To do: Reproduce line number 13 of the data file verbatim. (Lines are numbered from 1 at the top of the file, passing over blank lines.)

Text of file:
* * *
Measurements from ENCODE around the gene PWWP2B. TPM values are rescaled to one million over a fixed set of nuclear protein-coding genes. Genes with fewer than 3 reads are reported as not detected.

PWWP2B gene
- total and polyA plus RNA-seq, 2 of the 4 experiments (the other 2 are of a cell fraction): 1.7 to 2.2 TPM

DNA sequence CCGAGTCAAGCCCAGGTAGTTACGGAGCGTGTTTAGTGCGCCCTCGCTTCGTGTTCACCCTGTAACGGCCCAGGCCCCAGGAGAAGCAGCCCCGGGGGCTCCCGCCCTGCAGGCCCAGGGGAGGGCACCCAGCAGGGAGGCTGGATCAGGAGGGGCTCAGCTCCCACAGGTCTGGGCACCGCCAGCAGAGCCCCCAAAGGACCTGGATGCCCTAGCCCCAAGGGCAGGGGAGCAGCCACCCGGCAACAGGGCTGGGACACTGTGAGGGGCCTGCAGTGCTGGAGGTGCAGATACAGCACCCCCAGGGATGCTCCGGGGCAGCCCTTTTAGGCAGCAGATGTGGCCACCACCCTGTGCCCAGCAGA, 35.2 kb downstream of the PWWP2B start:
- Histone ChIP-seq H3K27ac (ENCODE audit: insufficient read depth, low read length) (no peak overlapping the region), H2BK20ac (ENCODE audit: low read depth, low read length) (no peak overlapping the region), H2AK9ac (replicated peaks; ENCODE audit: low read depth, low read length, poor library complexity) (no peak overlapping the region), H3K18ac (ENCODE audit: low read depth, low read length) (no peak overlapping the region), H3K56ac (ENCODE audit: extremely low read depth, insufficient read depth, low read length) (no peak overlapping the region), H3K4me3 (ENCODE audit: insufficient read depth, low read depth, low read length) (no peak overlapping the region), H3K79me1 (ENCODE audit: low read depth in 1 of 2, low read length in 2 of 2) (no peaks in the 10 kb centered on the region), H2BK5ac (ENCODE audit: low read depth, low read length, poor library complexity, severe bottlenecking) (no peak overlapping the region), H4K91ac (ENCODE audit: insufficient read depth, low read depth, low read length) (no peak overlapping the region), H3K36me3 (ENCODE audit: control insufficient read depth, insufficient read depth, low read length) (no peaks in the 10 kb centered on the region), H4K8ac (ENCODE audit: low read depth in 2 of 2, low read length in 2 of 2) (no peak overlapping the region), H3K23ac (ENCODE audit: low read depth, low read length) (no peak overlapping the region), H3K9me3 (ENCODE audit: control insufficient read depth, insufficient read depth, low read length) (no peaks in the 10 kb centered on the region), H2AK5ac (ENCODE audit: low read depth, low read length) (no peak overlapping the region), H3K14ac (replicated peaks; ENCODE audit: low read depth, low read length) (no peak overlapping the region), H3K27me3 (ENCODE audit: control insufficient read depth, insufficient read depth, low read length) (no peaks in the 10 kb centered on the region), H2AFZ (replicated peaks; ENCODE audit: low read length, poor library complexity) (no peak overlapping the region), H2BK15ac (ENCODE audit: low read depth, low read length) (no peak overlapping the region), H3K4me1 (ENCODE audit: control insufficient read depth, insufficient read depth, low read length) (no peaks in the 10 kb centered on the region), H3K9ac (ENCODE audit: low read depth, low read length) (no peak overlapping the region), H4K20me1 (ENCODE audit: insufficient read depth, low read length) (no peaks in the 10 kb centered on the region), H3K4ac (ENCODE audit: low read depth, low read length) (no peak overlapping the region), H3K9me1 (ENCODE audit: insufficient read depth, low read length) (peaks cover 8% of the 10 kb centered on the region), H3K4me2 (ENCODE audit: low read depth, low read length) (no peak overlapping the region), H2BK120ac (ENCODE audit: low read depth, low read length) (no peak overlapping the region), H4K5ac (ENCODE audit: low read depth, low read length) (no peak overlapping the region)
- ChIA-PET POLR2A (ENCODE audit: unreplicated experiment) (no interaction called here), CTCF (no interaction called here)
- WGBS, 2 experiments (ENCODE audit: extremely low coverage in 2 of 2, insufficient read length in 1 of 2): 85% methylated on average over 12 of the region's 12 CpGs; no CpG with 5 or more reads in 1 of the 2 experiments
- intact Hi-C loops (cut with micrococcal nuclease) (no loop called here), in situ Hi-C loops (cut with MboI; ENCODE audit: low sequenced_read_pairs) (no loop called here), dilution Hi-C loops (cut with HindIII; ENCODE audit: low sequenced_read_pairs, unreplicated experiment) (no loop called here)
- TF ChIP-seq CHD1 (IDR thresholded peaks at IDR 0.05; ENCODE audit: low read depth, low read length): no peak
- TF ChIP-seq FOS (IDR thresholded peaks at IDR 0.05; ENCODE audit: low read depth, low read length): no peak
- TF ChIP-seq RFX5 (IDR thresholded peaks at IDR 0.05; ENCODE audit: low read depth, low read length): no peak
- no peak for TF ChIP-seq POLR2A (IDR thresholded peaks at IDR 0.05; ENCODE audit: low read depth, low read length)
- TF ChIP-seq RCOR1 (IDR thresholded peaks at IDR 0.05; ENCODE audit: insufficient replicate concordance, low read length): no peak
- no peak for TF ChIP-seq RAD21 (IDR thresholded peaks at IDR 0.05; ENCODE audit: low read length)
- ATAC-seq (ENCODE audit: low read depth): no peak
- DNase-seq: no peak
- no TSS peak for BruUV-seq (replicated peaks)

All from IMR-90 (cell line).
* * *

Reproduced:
- TF ChIP-seq RCOR1 (IDR thresholded peaks at IDR 0.05; ENCODE audit: insufficient replicate concordance, low read length): no peak